Six nymphs called the Krittikas [hence the name Karttikeya] come to bathe and see the newly formed baby chuckling on the bank. It is so beautiful that all of them desire to suckle it, whereupon it assumes six forms so that they can all nurse it. Another version says the baby assumed six heads to simultaneously play peek a boo with his foster mothers and was nursed in turn by all of them. By now a great row breaks out as to whom the child belongs to. Agni claims him for the gods. Ganga has a good case, it was after all her liquid womb which allowed the seed to fertilize. The Krittikas argue that finders are keepers. Finally however Shiva gets custody of the child as it was his seed and Parvati gets a child of her own. The extraordinary nature of this tale remains a constant surprise. The decline of the old gods is clearly visible here, as well as the amazing turf battles fought by the local area gods to associate themselves with the overarching popularity and prestige of Skanda. Shiva finally wins because he is obviously the most mightiest god and also because his nature and habits are after all very similar to Skanda. The Hill-god would be permitted a place in the official culture, but only as a son.

This appropriation of Skanda by the Shiva group had many interesting consequences. For one the Agni Purana and the Skanda Purana were extensively padded up with stories to reflect this new arrangement. In south India a genre of iconic representation grew up called Somaskanda, representing the infant Skanda seated on the lap of his divine parents. As late as the 17th and 18th century genres of miniature painting found this theme to be still attractive. These represent a sentimental turn of mind that is sometimes ghastly to see or to read. One typically twee example from the Sivapurana should suffice.

Skanda rides a peacock.

On seeing his son, the great Lord Shiva
The sole kinsman f the Universe,
along with the great goddess
Parvati, was filled with pleasure
and love.

Placing Kumara shining with
brilliant luster on her lap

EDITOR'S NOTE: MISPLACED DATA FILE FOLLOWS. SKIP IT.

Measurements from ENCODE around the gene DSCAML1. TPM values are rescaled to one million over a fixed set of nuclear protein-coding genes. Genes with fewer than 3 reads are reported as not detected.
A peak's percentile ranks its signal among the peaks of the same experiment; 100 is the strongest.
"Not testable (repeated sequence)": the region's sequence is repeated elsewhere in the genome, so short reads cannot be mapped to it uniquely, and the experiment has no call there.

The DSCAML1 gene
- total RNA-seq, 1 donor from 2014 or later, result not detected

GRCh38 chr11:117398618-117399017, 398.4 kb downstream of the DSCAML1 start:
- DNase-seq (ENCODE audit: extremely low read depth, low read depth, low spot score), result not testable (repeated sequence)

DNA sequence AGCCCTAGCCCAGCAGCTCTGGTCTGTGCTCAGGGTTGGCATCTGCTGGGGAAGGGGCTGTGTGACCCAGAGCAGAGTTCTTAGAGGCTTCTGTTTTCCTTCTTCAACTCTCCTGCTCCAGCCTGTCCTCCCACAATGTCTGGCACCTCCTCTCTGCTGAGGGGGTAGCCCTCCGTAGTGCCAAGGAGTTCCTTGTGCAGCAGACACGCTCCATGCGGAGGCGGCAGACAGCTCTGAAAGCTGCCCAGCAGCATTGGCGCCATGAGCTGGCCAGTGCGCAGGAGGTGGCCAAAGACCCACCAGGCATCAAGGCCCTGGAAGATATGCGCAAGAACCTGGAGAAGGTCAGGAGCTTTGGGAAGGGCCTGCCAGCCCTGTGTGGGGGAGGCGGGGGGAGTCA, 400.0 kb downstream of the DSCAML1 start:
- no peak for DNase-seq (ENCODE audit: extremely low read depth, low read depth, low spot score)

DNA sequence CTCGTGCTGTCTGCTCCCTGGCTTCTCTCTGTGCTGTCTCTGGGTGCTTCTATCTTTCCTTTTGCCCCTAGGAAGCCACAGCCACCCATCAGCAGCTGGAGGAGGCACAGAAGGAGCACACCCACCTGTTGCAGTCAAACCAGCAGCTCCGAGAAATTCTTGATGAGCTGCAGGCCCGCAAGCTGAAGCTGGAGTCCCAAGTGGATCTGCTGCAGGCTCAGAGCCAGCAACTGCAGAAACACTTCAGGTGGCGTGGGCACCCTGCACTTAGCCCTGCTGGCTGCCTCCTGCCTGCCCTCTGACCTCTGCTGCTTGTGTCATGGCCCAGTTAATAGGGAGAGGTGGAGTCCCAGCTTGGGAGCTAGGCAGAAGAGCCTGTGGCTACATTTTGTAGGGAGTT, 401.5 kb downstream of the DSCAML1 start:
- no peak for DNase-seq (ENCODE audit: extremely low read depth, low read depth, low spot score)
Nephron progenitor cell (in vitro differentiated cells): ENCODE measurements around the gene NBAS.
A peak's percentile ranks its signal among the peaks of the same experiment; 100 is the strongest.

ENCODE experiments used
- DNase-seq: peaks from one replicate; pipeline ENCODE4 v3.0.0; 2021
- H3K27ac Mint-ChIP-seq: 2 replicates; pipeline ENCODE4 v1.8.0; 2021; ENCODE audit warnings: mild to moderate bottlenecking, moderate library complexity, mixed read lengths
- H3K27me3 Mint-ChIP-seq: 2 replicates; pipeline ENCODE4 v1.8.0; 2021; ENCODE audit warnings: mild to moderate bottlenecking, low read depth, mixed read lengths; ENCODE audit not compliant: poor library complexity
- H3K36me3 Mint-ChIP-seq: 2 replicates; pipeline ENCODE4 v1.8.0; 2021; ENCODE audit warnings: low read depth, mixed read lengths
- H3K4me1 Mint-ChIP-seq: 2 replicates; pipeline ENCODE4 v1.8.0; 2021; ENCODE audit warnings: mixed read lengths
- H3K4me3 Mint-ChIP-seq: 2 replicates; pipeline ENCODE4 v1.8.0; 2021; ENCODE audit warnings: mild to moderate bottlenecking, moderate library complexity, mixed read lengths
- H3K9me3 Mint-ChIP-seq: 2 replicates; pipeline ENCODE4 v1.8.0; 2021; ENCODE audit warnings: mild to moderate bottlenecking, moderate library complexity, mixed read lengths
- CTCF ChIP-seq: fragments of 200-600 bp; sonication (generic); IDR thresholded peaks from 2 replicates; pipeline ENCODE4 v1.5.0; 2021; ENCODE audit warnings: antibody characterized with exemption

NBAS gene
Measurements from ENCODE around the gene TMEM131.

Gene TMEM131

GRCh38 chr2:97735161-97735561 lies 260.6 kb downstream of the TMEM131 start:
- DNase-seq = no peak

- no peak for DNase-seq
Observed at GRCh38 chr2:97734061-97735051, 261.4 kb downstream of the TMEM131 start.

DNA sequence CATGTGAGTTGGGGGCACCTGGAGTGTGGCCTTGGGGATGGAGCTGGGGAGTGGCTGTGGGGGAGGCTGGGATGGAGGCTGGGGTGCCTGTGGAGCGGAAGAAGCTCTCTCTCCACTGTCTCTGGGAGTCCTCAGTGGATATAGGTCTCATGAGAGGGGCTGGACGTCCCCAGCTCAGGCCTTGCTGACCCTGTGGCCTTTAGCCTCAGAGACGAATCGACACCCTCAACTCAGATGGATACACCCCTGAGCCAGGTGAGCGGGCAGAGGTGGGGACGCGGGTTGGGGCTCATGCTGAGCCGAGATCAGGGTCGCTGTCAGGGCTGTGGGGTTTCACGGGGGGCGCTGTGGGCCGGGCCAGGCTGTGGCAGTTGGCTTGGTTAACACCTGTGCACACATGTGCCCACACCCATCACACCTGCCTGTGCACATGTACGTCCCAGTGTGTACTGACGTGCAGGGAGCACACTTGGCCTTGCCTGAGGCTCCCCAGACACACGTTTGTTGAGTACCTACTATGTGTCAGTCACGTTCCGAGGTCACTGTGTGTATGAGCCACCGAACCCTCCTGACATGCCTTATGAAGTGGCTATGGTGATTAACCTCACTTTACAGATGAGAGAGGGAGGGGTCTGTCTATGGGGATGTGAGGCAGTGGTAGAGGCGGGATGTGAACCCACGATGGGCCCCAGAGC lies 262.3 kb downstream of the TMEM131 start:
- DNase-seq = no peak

Parvati shone with glory
as the greatest among
women who carried children.

Kumara, seated on Shiva’s lap, played [with] and
teased Vasuki, the King of
the Snake gods that adorned
Shiva’s neck.

The Lord Shiva, sole ruler of the
Worlds, uttered nothing, his
throat choked with affection.

With time Skanda worship began to trial off and it is only in Tamil Nadu that he has any significant presence. The most important temple there is on the shores of the sea and is called Tirucchentur. Other temples lie scattered about the state too and in the rest of South India. This retreat of Skanda from the other quarters of India into the south is documented in the myth that says he was infuriated with his parents for preferring his younger brother Ganapati when it came to who should get married first. A contest designed to solve this issue came to naught – for Skanda made the trip round the universe physically while Ganpati merely went round his parents stating that they are the world. At a metaphysical level he was right but Skanda went off in a rage that has still not abated. In many south Indian temples they have an annual ritual where his Himalayan dwelling parents come to visit their still sulking son! The myth also accurately potrays an increasing Indian preference for Ganapati, something that shows no sign of receding as yet.

Skanda rides a peacock called Paravani — surely the perfect vehicle for a cosmic dandy. His preferred weapon is the Vel or spear hence the popular name Velāyudhan – he whose weapon is a spear. He is called Yuddharanga or the wisdom of war too. He is represented with six heads and twelve hands. He is popularly known as Subramaniam too which is a common South Indian name.

An interesting note on which to end this article is an unusual modern day use of the Skanda myth. The Tamil film star M.G. Ramachandran became chief minister of Tamil Nadu by skillfully using his screen persona as a do-gooder. In the rural areas of the state his canny poll managers used to distribute pamphlets that showed him as Murugan, in one of his many mythological film roles! After his death the leadership of his party was taken over by his former costar and she continued to use the same posters, for she played Valli in those films and was asking for votes using the MGR name. Skanda’s power over the popular folk imagination continued to hold fast.